The Legislative branch is in charge of making laws. It is made up of the Congress and several Government agencies. Congress has two parts. The house of Representatives and the senate are voted into office by American citizens in each state. There are currently 100 senators. The Government publishing office and Library of Congress are examples of Government agencies in the legislative branch. These agencies support the Congress. All legislative power in the government is vested in Congress, meaning that it is the only part of the government that can make new laws or chasing existing laws. Executive Branch agencies issue regulations with the full force of law, but these are only under the authority of laws enacted by Congress. The President may veto bills Congress passes, but Congress may also override a veto by two-thirds veto in both the senate and the house of Representatives. Oversight of the executive branch is an important Congressional check on the president's power and a balance against his discretion in implementing laws and making regulations. A major way Congress conducted oversight is through hearing. The house Committee on oversight and Government Reform and the senate committee on Homeland security and Government Affairs are both devoted to overseeing and reforming government operations , and each committee conducts oversight in its policy area.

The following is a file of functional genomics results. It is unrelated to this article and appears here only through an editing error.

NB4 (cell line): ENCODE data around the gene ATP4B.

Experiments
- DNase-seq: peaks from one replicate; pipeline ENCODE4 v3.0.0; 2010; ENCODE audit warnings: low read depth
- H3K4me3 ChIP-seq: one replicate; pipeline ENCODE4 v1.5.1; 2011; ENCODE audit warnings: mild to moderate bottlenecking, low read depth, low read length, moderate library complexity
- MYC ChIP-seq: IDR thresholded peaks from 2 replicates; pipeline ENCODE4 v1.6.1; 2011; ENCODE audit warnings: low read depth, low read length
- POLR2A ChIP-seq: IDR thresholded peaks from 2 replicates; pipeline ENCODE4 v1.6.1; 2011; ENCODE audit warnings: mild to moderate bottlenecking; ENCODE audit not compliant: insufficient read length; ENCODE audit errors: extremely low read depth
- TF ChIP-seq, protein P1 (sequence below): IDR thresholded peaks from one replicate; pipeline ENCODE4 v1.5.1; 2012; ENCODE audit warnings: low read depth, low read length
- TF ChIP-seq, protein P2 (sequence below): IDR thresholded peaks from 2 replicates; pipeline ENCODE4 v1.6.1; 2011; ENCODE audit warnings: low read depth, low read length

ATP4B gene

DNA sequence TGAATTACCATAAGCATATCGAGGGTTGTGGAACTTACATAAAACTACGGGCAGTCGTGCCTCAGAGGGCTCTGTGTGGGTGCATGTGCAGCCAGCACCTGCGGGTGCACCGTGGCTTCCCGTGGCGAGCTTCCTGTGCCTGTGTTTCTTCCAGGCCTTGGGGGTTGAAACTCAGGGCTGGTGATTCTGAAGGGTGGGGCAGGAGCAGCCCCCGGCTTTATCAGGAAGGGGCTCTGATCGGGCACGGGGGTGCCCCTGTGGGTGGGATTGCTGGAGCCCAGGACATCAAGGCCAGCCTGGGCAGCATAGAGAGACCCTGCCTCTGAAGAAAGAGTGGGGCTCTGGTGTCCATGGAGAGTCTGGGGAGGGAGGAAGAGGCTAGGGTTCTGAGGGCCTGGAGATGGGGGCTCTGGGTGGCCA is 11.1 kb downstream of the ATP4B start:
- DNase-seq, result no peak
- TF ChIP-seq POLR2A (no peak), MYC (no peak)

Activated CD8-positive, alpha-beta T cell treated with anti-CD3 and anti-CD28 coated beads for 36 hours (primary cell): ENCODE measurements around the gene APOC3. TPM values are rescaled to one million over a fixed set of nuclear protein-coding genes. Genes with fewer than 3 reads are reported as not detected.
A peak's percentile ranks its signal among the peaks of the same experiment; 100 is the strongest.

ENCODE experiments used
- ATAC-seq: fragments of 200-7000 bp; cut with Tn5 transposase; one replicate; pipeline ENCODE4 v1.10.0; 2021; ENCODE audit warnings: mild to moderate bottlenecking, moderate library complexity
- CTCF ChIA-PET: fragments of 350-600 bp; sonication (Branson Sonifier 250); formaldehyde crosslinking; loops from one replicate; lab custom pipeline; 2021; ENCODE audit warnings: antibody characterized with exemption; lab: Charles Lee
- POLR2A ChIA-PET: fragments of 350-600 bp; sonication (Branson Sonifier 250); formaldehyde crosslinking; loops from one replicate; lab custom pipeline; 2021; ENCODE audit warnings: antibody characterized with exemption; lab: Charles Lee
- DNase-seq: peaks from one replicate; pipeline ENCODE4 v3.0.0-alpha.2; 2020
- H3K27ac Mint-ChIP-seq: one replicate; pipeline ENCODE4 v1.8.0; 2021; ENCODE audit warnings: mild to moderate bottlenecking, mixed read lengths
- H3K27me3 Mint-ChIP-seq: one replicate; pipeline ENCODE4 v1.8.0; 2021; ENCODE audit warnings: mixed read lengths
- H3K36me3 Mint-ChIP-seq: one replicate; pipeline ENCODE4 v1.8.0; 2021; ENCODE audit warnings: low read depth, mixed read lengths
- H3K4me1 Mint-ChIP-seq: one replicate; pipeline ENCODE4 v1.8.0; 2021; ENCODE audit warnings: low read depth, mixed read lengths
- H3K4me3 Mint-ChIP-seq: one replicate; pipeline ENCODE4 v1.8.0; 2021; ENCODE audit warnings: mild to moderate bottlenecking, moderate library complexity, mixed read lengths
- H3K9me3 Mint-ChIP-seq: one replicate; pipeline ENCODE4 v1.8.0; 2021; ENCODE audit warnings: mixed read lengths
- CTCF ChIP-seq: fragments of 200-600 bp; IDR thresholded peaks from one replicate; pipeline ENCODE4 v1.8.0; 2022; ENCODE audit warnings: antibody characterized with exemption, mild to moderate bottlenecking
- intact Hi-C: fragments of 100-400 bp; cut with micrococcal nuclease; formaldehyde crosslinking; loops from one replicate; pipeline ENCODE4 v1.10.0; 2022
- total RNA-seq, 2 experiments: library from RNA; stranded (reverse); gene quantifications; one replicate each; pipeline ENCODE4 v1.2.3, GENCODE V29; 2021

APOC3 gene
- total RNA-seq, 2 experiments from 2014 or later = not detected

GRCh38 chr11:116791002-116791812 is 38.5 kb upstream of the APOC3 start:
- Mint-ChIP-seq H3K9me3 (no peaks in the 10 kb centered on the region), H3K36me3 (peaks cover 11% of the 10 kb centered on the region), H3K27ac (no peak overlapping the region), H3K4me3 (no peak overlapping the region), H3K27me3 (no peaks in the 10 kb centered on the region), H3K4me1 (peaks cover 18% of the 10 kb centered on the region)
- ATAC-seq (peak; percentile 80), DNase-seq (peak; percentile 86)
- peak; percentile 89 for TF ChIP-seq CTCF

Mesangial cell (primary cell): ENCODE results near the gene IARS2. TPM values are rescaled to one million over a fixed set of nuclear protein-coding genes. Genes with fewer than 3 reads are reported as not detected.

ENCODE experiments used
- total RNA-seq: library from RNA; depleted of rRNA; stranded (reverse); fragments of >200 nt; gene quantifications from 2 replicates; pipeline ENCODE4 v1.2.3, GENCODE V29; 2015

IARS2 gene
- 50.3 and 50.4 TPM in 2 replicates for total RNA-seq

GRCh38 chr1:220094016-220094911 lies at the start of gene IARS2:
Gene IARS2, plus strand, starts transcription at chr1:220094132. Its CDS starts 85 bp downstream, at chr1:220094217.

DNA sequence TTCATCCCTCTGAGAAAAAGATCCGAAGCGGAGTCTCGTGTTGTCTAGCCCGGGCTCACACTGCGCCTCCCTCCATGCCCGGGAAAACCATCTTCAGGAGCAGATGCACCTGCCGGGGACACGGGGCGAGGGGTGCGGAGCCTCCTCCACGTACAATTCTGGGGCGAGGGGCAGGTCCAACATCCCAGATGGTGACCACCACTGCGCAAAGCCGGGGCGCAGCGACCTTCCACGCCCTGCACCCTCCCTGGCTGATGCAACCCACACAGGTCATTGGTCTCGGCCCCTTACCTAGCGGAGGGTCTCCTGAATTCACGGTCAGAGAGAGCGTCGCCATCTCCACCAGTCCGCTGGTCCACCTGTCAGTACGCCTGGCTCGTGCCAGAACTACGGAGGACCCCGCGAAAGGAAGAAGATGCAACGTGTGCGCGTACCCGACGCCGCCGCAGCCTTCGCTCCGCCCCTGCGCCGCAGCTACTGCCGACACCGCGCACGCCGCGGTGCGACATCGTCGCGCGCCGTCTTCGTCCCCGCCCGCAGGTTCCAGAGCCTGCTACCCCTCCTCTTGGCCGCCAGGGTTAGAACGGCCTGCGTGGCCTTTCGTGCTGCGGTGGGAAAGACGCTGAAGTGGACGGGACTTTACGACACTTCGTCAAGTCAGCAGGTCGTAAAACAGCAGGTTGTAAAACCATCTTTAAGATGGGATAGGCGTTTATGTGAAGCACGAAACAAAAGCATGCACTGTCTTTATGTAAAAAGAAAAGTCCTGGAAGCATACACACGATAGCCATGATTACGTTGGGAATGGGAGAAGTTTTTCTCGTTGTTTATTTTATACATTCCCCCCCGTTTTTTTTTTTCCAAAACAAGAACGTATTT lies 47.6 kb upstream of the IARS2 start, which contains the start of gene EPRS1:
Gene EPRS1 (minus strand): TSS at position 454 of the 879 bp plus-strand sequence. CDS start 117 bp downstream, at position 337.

Congress also maintains an investigative organization, the Government Accounting office. Founded in 1921 as the General According office, its original mission was to audit the budgets and financial statements sent to congress by the secretary of the Treasury and the Director of the office of management and budget. Today the GAO audits and generates reports on every aspect of the government, ensuring that taxpayer dollars are American people deserve. The executive branch also polices itself sixty-four inspectors General, each responsible for different agency, regularly audit and report on the agencies to which they are attached.